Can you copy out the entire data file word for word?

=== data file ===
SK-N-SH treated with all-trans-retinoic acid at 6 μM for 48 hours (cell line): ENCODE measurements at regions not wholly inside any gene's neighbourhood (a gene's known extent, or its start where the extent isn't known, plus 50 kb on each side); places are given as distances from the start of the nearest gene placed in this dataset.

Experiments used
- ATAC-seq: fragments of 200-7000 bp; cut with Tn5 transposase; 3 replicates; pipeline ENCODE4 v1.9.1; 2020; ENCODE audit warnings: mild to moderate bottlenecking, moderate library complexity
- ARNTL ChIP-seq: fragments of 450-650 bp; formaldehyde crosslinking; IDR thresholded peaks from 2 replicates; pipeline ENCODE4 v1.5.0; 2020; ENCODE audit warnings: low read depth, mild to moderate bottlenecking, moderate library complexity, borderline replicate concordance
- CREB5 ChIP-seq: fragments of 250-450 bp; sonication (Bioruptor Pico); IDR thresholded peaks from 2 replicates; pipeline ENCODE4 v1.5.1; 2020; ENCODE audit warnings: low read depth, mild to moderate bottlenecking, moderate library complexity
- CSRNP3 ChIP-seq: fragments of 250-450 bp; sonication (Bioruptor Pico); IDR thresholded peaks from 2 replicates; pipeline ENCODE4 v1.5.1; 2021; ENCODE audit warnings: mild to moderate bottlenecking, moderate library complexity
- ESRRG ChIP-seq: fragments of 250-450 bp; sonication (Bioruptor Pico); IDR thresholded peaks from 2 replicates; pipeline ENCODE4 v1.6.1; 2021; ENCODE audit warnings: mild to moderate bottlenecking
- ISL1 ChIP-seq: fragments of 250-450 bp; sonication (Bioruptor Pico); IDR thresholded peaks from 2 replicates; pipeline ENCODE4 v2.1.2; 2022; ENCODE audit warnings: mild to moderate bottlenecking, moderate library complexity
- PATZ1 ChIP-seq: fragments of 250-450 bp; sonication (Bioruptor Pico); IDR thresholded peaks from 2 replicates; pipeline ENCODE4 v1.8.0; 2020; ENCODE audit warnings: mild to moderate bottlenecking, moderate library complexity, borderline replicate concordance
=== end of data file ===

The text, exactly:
SK-N-SH treated with all-trans-retinoic acid at 6 μM for 48 hours (cell line): ENCODE measurements at regions not wholly inside any gene's neighbourhood (a gene's known extent, or its start where the extent isn't known, plus 50 kb on each side); places are given as distances from the start of the nearest gene placed in this dataset.

Experiments used
- ATAC-seq: fragments of 200-7000 bp; cut with Tn5 transposase; 3 replicates; pipeline ENCODE4 v1.9.1; 2020; ENCODE audit warnings: mild to moderate bottlenecking, moderate library complexity
- ARNTL ChIP-seq: fragments of 450-650 bp; formaldehyde crosslinking; IDR thresholded peaks from 2 replicates; pipeline ENCODE4 v1.5.0; 2020; ENCODE audit warnings: low read depth, mild to moderate bottlenecking, moderate library complexity, borderline replicate concordance
- CREB5 ChIP-seq: fragments of 250-450 bp; sonication (Bioruptor Pico); IDR thresholded peaks from 2 replicates; pipeline ENCODE4 v1.5.1; 2020; ENCODE audit warnings: low read depth, mild to moderate bottlenecking, moderate library complexity
- CSRNP3 ChIP-seq: fragments of 250-450 bp; sonication (Bioruptor Pico); IDR thresholded peaks from 2 replicates; pipeline ENCODE4 v1.5.1; 2021; ENCODE audit warnings: mild to moderate bottlenecking, moderate library complexity
- ESRRG ChIP-seq: fragments of 250-450 bp; sonication (Bioruptor Pico); IDR thresholded peaks from 2 replicates; pipeline ENCODE4 v1.6.1; 2021; ENCODE audit warnings: mild to moderate bottlenecking
- ISL1 ChIP-seq: fragments of 250-450 bp; sonication (Bioruptor Pico); IDR thresholded peaks from 2 replicates; pipeline ENCODE4 v2.1.2; 2022; ENCODE audit warnings: mild to moderate bottlenecking, moderate library complexity
- PATZ1 ChIP-seq: fragments of 250-450 bp; sonication (Bioruptor Pico); IDR thresholded peaks from 2 replicates; pipeline ENCODE4 v1.8.0; 2020; ENCODE audit warnings: mild to moderate bottlenecking, moderate library complexity, borderline replicate concordance